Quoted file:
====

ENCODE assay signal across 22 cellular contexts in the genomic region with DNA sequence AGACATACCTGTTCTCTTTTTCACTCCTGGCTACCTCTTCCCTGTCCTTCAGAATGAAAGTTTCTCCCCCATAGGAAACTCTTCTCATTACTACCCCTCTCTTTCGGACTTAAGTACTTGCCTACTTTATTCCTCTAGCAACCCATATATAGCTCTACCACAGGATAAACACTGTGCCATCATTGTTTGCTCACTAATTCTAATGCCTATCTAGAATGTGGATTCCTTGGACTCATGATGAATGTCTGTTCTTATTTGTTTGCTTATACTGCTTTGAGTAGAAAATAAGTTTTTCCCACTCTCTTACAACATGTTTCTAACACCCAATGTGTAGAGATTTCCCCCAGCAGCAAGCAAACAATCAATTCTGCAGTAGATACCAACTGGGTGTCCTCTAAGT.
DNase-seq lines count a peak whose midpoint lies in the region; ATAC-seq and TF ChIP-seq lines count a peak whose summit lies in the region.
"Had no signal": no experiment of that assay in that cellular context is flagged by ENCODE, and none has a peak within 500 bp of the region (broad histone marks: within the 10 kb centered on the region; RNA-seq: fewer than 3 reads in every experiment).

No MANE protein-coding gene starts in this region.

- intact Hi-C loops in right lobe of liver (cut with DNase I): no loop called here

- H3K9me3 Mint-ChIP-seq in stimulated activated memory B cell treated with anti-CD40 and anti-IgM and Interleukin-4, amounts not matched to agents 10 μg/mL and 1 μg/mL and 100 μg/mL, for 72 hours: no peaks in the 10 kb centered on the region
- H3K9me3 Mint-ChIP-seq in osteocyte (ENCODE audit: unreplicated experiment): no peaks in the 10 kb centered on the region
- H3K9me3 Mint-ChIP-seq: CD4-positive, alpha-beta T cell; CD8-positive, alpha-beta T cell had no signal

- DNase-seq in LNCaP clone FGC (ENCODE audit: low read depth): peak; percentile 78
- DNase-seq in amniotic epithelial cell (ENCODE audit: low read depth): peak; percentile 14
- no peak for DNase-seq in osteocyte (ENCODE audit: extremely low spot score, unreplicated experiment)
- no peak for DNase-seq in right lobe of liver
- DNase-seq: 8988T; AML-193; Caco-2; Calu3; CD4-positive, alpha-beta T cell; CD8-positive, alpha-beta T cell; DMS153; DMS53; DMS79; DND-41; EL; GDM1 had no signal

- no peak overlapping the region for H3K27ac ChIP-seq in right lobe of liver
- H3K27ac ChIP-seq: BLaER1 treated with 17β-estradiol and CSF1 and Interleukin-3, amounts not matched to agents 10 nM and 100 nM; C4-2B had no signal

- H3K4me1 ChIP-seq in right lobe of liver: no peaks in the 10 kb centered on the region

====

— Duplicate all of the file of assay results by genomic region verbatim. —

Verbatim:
ENCODE assay signal across 22 cellular contexts in the genomic region with DNA sequence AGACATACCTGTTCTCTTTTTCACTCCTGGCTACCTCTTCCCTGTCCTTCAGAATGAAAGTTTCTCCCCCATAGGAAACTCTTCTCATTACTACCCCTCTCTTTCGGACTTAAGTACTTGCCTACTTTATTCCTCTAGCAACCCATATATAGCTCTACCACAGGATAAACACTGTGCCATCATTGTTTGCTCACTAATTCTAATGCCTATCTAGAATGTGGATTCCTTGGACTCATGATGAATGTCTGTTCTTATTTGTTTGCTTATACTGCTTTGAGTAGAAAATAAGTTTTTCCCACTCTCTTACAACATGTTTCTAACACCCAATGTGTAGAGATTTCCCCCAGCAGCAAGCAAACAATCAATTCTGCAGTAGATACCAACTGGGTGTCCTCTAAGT.
DNase-seq lines count a peak whose midpoint lies in the region; ATAC-seq and TF ChIP-seq lines count a peak whose summit lies in the region.
"Had no signal": no experiment of that assay in that cellular context is flagged by ENCODE, and none has a peak within 500 bp of the region (broad histone marks: within the 10 kb centered on the region; RNA-seq: fewer than 3 reads in every experiment).

No MANE protein-coding gene starts in this region.

- intact Hi-C loops in right lobe of liver (cut with DNase I): no loop called here

- H3K9me3 Mint-ChIP-seq in stimulated activated memory B cell treated with anti-CD40 and anti-IgM and Interleukin-4, amounts not matched to agents 10 μg/mL and 1 μg/mL and 100 μg/mL, for 72 hours: no peaks in the 10 kb centered on the region
- H3K9me3 Mint-ChIP-seq in osteocyte (ENCODE audit: unreplicated experiment): no peaks in the 10 kb centered on the region
- H3K9me3 Mint-ChIP-seq: CD4-positive, alpha-beta T cell; CD8-positive, alpha-beta T cell had no signal

- DNase-seq in LNCaP clone FGC (ENCODE audit: low read depth): peak; percentile 78
- DNase-seq in amniotic epithelial cell (ENCODE audit: low read depth): peak; percentile 14
- no peak for DNase-seq in osteocyte (ENCODE audit: extremely low spot score, unreplicated experiment)
- no peak for DNase-seq in right lobe of liver
- DNase-seq: 8988T; AML-193; Caco-2; Calu3; CD4-positive, alpha-beta T cell; CD8-positive, alpha-beta T cell; DMS153; DMS53; DMS79; DND-41; EL; GDM1 had no signal

- no peak overlapping the region for H3K27ac ChIP-seq in right lobe of liver
- H3K27ac ChIP-seq: BLaER1 treated with 17β-estradiol and CSF1 and Interleukin-3, amounts not matched to agents 10 nM and 100 nM; C4-2B had no signal

- H3K4me1 ChIP-seq in right lobe of liver: no peaks in the 10 kb centered on the region